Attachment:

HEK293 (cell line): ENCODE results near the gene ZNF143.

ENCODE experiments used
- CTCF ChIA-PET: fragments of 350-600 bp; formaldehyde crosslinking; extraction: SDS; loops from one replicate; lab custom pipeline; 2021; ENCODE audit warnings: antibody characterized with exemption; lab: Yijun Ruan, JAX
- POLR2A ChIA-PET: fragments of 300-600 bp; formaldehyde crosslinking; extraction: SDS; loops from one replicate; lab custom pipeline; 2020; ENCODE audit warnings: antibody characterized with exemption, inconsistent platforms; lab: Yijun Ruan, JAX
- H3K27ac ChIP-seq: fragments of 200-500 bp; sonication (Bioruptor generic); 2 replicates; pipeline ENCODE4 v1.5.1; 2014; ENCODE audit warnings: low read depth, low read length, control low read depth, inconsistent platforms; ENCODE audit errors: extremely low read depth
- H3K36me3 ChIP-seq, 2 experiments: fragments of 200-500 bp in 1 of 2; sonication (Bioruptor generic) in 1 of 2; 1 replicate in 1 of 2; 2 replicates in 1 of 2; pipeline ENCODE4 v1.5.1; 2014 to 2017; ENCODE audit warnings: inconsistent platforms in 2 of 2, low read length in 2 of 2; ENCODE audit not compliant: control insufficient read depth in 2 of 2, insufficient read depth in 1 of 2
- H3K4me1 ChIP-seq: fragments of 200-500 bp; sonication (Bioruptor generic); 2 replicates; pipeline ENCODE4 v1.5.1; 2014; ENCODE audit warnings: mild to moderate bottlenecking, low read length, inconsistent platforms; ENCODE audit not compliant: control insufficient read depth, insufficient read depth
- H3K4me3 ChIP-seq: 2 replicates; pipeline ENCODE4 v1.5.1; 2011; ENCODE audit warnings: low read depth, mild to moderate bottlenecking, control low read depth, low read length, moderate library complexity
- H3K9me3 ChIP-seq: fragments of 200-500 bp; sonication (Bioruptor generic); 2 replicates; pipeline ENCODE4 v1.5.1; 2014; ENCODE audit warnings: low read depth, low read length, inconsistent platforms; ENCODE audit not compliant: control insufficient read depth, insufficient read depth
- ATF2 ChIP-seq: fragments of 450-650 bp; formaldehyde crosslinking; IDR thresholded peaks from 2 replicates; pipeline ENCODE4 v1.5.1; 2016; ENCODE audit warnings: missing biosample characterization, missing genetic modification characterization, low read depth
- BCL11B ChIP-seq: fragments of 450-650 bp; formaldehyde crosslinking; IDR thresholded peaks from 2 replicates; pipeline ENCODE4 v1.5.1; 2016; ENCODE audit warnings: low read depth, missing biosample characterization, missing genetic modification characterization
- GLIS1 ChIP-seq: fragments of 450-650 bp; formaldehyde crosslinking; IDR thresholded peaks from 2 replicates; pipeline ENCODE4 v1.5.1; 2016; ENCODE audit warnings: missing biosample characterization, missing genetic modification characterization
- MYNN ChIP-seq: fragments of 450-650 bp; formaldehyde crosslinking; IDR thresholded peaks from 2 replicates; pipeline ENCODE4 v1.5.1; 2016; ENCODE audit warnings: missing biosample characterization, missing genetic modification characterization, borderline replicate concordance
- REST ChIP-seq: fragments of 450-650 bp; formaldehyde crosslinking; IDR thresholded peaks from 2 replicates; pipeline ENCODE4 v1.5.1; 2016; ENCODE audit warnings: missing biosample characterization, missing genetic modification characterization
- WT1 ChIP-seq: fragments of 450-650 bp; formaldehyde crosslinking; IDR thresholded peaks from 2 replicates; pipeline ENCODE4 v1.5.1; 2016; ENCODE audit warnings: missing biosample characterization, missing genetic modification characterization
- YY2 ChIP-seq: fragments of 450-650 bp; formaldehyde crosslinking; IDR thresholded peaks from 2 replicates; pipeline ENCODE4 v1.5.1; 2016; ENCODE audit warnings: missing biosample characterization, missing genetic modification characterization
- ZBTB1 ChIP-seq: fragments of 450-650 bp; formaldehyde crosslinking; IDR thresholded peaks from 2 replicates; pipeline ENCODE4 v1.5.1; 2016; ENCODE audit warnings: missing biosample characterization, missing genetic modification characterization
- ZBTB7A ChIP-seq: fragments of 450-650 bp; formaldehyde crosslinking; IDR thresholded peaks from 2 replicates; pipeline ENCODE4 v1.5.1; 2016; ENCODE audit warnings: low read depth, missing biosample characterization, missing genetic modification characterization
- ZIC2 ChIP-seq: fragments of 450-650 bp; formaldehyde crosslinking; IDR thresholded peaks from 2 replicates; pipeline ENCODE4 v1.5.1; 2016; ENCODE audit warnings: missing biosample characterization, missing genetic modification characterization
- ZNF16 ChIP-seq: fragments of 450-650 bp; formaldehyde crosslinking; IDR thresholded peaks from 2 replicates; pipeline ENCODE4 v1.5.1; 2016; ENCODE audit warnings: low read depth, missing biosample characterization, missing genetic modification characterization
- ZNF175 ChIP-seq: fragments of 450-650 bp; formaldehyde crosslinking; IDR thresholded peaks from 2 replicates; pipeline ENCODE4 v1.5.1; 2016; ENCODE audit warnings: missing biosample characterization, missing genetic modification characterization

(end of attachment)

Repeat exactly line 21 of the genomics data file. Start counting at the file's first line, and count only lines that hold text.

- ZNF175 ChIP-seq: fragments of 450-650 bp; formaldehyde crosslinking; IDR thresholded peaks from 2 replicates; pipeline ENCODE4 v1.5.1; 2016; ENCODE audit warnings: missing biosample characterization, missing genetic modification characterization